Subtropical Plant Pathology Research Unit, United States Department of Agriculture-Agricultural Research Service, U.S. Horticultural Research Laboratory, Fort Pierce, FL 34945.

Huanglongbing (HLB) is one of the most devastating diseases of citrus worldwide. 'Candidatus Liberibacter asiaticus' is the prevalent species of three HLB-associated Liberibacter spp., which is vectored by the psyllid Diaphorina citri. The vector and the bacteria have host plants outside the genus Citrus, and these plants have the potential to affect disease epidemiology within citrus groves. Murraya paniculata could be especially problematic because it is a popular ornamental plant and a host of both psyllid and bacteria. We conducted a year-long survey of eight urban plantings of M. paniculata in east-central Florida to characterize 'Ca. L. asiaticus' infection rates in plants and associated psyllids. Using sensitive quantitative polymerase chain reaction (qPCR) primers targeting two prophage genes of 'Ca. L. asiaticus', we found infection to be extremely low: less than 1% of psyllids and 1.8% of plants. With qPCR primers targeting 'Ca. L. asiaticus' 16S rDNA, none of the plants and only one psyllid were 'Ca. L. asiaticus'-positive. Therefore, the titer of 'Ca. L. asiaticus' is low in M. paniculata and associated psyllids. These results suggest that urban plantings of M. paniculata may serve as a minor source of 'Ca. L. asiaticus' inoculum.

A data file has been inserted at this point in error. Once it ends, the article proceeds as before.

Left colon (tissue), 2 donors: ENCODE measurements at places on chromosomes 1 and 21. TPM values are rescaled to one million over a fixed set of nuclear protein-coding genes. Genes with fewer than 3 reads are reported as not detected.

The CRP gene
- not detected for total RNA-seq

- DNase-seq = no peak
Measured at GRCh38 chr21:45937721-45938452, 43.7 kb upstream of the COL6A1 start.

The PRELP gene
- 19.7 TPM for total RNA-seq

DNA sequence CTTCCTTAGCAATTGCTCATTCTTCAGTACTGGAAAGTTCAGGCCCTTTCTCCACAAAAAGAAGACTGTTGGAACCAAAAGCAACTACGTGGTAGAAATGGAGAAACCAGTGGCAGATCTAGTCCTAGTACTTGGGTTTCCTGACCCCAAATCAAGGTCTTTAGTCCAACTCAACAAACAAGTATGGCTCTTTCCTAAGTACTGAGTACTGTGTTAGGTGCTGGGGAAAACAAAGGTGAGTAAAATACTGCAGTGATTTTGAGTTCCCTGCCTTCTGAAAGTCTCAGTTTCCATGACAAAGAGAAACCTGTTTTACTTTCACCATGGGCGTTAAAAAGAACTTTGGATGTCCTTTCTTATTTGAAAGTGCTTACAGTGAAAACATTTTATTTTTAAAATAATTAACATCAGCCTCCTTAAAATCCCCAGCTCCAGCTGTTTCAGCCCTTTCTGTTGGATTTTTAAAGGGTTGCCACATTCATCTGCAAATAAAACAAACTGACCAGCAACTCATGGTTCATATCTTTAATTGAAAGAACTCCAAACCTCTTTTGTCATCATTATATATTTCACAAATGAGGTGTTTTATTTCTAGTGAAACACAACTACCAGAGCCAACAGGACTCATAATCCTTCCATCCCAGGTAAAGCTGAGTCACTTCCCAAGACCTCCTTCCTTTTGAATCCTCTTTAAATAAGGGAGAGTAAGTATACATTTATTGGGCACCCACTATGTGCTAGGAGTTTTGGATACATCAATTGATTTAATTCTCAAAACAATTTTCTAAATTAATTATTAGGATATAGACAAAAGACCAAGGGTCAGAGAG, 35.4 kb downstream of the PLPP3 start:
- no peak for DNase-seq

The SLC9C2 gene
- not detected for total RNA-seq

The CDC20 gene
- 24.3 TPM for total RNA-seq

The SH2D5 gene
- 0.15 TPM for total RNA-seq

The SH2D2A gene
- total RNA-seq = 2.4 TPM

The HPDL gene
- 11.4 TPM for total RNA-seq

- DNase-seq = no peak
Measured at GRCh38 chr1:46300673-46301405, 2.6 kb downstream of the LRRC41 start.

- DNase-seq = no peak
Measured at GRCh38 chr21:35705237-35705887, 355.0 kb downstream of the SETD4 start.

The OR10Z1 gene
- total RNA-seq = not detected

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http://dx.doi.org/10.1094/PDIS-08-11-0668DOI Listing
June 2012

Boring in response to bark and phloem extracts from North American trees does not explain host acceptance behavior of Orthotomicus erosus (Coleoptera: Scolytidae).

Environ Entomol 2010 Apr;39(2):661-9

Department of Entomology, University of Minnesota, 219 Hodson Hall, 1980 Folwell Ave, St Paul, MN 55108, USA.

When invasive herbivorous insects encounter novel plant species, they must determine whether the novel plants are hosts. The Mediterranean pine engraver, Orthotomicus erosus (Wollaston), an exotic bark beetle poised to expand its range in North America, accepts hosts after contacting the bark. To test the hypothesis that O. erosus accepts hosts on the basis of gustatory cues, we prepared bark and phloem extracts from logs of four North American tree species that we had used in previous host acceptance experiments. Water, methanol, and hexane extracts of red pine, tamarack, balsam fir, and paper birch were presented alone and in combination on a neutral filter paper substrate in a section of a plastic drinking straw. Boring behavior in response to the three-extract combinations differed from the pattern of acceptance previously observed among species when the beetles were in contact with the bark surface. Only the aqueous extracts of tamarack, Larix laricina, increased the initiation and the extent of boring by O. erosus on the filter paper substrate. We conclude that the effects of extracted chemicals do not match the behavior of the beetles observed when penetrating excised bark and phloem discs, indicating that host selection by O. erosus may not be predictable from bark and phloem chemistry alone. Instead, host acceptance may be determined by nongustatory stimuli or by a combination of stimuli including gustatory and nongustatory cues.